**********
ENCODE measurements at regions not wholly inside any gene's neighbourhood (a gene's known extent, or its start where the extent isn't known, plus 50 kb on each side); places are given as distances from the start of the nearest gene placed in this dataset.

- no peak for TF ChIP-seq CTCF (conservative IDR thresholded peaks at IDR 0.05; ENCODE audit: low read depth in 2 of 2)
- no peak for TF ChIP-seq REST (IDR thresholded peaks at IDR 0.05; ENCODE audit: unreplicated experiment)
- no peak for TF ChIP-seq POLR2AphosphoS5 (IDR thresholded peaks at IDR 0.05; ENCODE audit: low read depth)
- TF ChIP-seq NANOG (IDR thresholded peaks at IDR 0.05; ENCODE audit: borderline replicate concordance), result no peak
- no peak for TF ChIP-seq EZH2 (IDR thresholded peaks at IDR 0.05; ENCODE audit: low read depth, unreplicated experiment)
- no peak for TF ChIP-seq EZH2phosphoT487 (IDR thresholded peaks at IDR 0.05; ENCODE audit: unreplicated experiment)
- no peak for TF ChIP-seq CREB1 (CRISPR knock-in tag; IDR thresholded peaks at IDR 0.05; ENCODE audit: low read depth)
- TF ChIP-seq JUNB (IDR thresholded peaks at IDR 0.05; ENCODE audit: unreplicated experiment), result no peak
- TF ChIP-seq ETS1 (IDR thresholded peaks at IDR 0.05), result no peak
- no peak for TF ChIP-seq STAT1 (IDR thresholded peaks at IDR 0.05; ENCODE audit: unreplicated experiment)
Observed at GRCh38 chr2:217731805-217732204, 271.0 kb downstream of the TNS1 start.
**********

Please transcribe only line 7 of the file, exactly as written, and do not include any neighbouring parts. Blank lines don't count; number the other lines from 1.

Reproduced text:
- no peak for TF ChIP-seq EZH2phosphoT487 (IDR thresholded peaks at IDR 0.05; ENCODE audit: unreplicated experiment)